Last year I did my first "Power 10" ranking for 2008 of cleantech companies, and the response was so good we're doing it again.
I spend most of my day meeting and talking to companies in the cleantech sector. And those of you who know me know I have opinions on who is doing it right, and who is doing it wrong.
As before, this is the Cleantech Blog Power 10 Ranking of cleantech companies doing it right.
Eligibility for inclusion in the ranking requires meeting a 6 point test. Suggestions for inclusions in future volumes are welcome. The 6 point test:
1. The company is energy or environmental technology related
2. I like their products
3. The market needs them
4. The company is smart about building their business
5. I’d like to own the company if I could (for the right price, of course!)
6. It is not already one of mine (my apologies to my friends Zenergy Power)
I have included cleantech companies big and small.
- Sharp (OTCPK:SHCAY)– Makes the list again as top dog battling to hold its crown in solar PV. Keep on trucking.
- GE (GE)– The company's M&A strategy delivered venture like returns, and it still holds power positions in wind, T&D, clean gensets, and water capital equipment. Hard to dethrone.
- Iberdrola (OTC:IRVSF)– Barely made the cut last year. Largest wind operator in the world now. Deserves it.
- First Solar (NASDAQ:FSLR) – Still the low cost producer in PV and growing. Smart move swapping expensive stock for the Optisolar project pipeline. Keep those factories full!
- Goldman Sachs (NYSE:GS) -The only investor to merit consideration, but are a part of too many power plays in cleantech to leave off this time.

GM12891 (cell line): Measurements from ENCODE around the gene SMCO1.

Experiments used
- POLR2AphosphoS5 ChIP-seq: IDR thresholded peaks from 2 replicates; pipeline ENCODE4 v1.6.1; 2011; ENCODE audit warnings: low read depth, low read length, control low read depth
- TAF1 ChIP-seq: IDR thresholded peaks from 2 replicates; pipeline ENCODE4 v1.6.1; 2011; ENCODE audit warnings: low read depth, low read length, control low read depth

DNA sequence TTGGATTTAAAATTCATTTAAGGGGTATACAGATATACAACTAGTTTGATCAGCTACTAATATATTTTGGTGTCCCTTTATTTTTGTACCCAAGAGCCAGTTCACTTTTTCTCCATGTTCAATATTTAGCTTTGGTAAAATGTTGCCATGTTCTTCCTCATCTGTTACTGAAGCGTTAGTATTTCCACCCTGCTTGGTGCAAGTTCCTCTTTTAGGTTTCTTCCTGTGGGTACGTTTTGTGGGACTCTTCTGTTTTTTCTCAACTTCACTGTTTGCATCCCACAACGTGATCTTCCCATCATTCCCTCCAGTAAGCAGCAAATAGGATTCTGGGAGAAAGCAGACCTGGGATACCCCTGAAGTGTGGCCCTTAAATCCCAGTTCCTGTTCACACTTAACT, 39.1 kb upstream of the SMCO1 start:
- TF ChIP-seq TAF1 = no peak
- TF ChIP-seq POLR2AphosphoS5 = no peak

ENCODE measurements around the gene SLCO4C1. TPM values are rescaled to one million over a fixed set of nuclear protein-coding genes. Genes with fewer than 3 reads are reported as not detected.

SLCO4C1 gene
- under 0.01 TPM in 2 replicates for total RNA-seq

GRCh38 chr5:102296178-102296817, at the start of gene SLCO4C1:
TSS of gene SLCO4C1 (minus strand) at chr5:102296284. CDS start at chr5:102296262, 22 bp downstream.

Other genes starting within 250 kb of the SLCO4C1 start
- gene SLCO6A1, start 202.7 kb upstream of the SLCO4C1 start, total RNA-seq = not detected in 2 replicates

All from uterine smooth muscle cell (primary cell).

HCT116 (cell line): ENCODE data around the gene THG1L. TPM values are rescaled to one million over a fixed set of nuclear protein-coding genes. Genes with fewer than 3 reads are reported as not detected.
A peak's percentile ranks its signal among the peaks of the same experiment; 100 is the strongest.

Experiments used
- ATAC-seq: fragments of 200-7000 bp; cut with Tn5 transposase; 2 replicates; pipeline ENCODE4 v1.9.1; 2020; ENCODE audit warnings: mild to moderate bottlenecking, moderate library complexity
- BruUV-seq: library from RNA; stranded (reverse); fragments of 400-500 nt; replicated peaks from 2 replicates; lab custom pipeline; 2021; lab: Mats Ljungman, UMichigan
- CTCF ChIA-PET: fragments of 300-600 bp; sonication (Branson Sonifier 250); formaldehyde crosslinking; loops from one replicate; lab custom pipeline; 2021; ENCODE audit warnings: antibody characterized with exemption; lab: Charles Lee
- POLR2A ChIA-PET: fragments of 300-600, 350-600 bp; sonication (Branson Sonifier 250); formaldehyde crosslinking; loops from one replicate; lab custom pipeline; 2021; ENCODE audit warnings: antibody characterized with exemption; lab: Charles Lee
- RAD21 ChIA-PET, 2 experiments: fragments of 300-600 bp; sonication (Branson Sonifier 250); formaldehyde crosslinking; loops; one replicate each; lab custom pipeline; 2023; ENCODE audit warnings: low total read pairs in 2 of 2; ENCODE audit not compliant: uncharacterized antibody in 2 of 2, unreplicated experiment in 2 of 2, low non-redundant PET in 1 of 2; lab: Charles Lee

- DNV – Its auditors underpin roughly half of the carbon markets. In carbon, audit and verification is everything. The company's market share slipped some, but it holds its crown as the only one of the big carbon auditors yet aggressively investing in the US.
- Applied Materials (AMAT) – The future of thin film if the company can deliver on its strategic moves. But I need to see some of its customers' production taking serious market share, or making next year’s list could be tough.
- Cleantech Group - The business is now definitely more than just a conference operator. Despite massive competition in conferences (long a cash cow for them), the Cleantech Group hasn't lost its footing as the preeminent brand, and now seems to be learning how to play well with others. Great job guys on both creating an asset class AND building a cool company.
- Bayard Group/Landis Gyr – Smart grid is the big cleantech play along with carbon and solar. Bayard, now branded around Landis Gyr, is a global Metering/Smart Grid roll up powerhouse. Bought Cellnet, Hunt, Enermet, and Landis Gyr et al.
- Valero (VLO)- Texas refiner's acquisition of VeraSun and move into renewable fuels gets the nod. Now where to from here?
Honorable mention to:
Zenergy Power plc (AIM: ZEN.L), one I helped cofound. I couldn’t resist this year since the team is making hay off of fault current limiter technology we bet on in 2004, and deserves the nod. Also to Smart Fuel Cell
(XETRA:F3C.DE) – Still the most mature fuel cell company in the world by a mile. But revenues flattened in 2008 and it made no moves allowing it to stave off the newcomers to Power 10. 2009 is the make or break year. And finally to
Sindicatum– Mover of the year in carbon in 2008. Raised a warchest into the teeth of a tough carbon market. Now we’ll see what they can do with it.
Also on our watchlist for next year: Abengoa (OTCPK:ABGOF), Acciona (OTCPK:ACXIF) , SGS, Duke Energy (DUK), SoCal Edison, Origin Energy (OTC:OGFGF), Ecosecurities (OTC:ECGUF), Q-Cells (OTCPK:QCLSF), SunPower (SPWRA) , Oerlikon (OTC:OERLF), ConocoPhillips (COP), BP, Shell (RDS.A).
Of note, no CIGS or solar thermal this year. The list is indicative of a shift towards carbon and projects. Still no cellulosic, and I can't bring myself to add EVs to the Power 10 until somebody shows something real. Perhaps the 2013 list?
Disclosure: No positions